American Heritage® Dictionary of the English Language, Fourth Edition
- n. Any of numerous usually evergreen ornamental shrubs of the genus Rhododendron of the North Temperate Zone, having clusters of variously colored, often bell-shaped flowers.
Century Dictionary and Cyclopedia
- n. A large genus of shrubs of the order Ericaceæ and tribe Rhodoreæ.
- n. It is characterized by a broad, spreading, and oblique corolla, usually with five imbricating lobes; eight to ten stamens, the anthers opening by pores; and a five to twenty-celled ovary with numerous ovules in many crowded rows, the seeds appendaged. There are about 170 species, natives of the mountains of Europe, Asia, the Malay archipelago, and North America, most abundant in the Himalayas. They are commonly shrubs, less often trees, smooth, hairy, woolly, or scurfy, and often with whorled branches. They bear alternate entire leaves, most often crowded at the ends of the branches. Their handsome flowers are commonly borne in corymbs, and have conspicuous, more or less unequal, long, slender, and curving stamens, with long hairs clothing their base. The fruit is a woody pod, splitting septicidally from the apex into valves, and filled with seeds like fine sawdust, each containing a cylindrical embryo and fleshy albumen. Most of the species, and all of those best known, produce their new growths below the flowers, which form a terminal inflorescence destitute of leaves, and developed from a large scaly bud. The leaves in the typical species, forming the section Rhododendron proper, are evergreen and coriaceous; but they are deciduous in the sections Azalea and Tsusia, which include the American species commonly known as azaleas, and produce leaves closely encircling the flowers, or, in Tsusia, mixed with them. The flowers, nearly or quite 2 inches across, often reach in R. Aucklandiæ a breadth of 6 inches. See pinkster-flower.
- n. [lowercase] Any one of the many species of the above genus, belonging to the section Rhododendron; the rose-bay. The rhododendrons are handsome shrubs, much cultivated for their evergreen leathery leaves and profusion of beautifully formed and colored flowers. The ordinary species of American outdoor plantations is R. Catawbiense, the Catawba or Carolina rhododendron, hybridized with the more tender exotics R. Ponticum and R. arboreum. The Catawba species grows from 3 to 6. rarely 20, feet high, has oval or oblong leaves and broadly bell-shaped lilac-purple or (in culture) variously colored flowers. It is native in the Alleghanies from Virginia southward. It has also been largely cultivated in Europe, and there are hundreds of varieties. The great rhododendron (or laurel), R. maximum, abounds in the Al-leghanies, and is found as far north as Maine and Canada. It is commonly taller than R. Catawbiense, with narrower leaves, and flowers pink or nearly white with a greenish throat. It is a fine species, but much less cultivated than the last; it affords some hybrids. The Californian rhododendron, R. Californicum, resembles the Catawba rhododendron, but has more showy flowers. It deserves cultivation, and has proved hardy in England. The Pontic rhododendron, R. Ponticum, is the most common species of European gardens, hardy only as a low shrub in the northern United States. R. arboreum, the tree rhododendron, is a fine Himalayan species, 25 feet high, with the leaves silvery-white beneath, and the flowers scarlet varying to white. The Lapland rhododendron, R. Lapponicum, is a dwarf arctic and alpine species of both hemispheres, growing prostrate in broad tufts. The Siberian or Dahurian rhododendron, R. Dauricum, a dwarf species, somewhat cultivated, bears its bright rose-purple flowers on naked shoots in early spring.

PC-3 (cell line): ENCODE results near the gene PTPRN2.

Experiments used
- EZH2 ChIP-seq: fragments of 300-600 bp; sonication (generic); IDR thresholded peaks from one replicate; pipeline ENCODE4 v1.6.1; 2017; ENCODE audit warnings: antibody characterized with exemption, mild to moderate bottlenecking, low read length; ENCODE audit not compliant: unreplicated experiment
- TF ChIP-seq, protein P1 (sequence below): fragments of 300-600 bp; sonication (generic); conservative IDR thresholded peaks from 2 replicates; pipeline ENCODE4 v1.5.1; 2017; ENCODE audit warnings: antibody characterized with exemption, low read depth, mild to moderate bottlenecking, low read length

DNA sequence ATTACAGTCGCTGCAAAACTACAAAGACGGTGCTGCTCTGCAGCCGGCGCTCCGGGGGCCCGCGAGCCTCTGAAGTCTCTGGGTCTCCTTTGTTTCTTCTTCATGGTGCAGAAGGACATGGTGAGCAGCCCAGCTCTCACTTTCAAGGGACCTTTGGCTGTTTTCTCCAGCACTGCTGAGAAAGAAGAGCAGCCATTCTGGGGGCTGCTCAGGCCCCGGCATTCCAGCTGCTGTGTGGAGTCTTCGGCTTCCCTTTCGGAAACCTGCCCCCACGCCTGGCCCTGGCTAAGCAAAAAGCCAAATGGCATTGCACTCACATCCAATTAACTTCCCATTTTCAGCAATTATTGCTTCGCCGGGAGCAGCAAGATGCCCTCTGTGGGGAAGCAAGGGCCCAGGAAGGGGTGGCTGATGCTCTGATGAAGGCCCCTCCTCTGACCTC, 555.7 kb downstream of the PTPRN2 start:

GNU Webster's 1913
- n. (Bot.) A genus of shrubs or small trees, often having handsome evergreen leaves, and remarkable for the beauty of their flowers; rosebay.
- n. any shrub of the genus Rhododendron: evergreen shrubs or small shrubby trees having leathery leaves and showy clusters of campanulate (bell-shaped) flowers
- From Ancient Greek ῥόδον (rhodon, "rose") + δένδρον (dendron, "tree"). (Wiktionary)
- Latin, oleander, from Greek : rhodo-, rhodo- + dendron, tree. (American Heritage® Dictionary of the English Language, Fourth Edition)
“At the word rhododendron, a rather large, handsome fellow, dressed in a pretentious style, slipped from his mule and climbed the somewhat steep precipice in quest of the flowers which seemed to be so much in favor.”
“The last photo ofd the rhododendron is a fitting finale to your beautiful post.”
“His symptoms led to the conclusion that his troubles were likely caused by grayanotoxin poisoning, also known as rhododendron poisoning and "mad honey intoxication.”
“Instead of transplanting, some plants, such as rhododendron or viburnum, might be made into small trees.”
“There is a kind of rhododendron about Trebizond of which the bees make a honey that drives people mad!”
“From 6000 to 7000 feet, plants of the temperate regions blend with the tropical; such as rhododendron, oak, ivy, geranium, berberry, clematis, and shrubby _Vaccinia, _ which all made their appearance at Loongtoong, another Bhoteea village.”
“Success is also a word that Stephanie Tanner tried to spell "rhododendron" in a spelling bee.”
“With the lowest soil pH requirement of all berries, blueberries grow in the same acidic conditions that please other native shrubs such as rhododendron and azaleas.”
“oh, and a picture of our red rhododendron which is beginning to bloom. spring!”
“The new family in his old house removed the big juniper bushes and rhododendron from the front of the house.”
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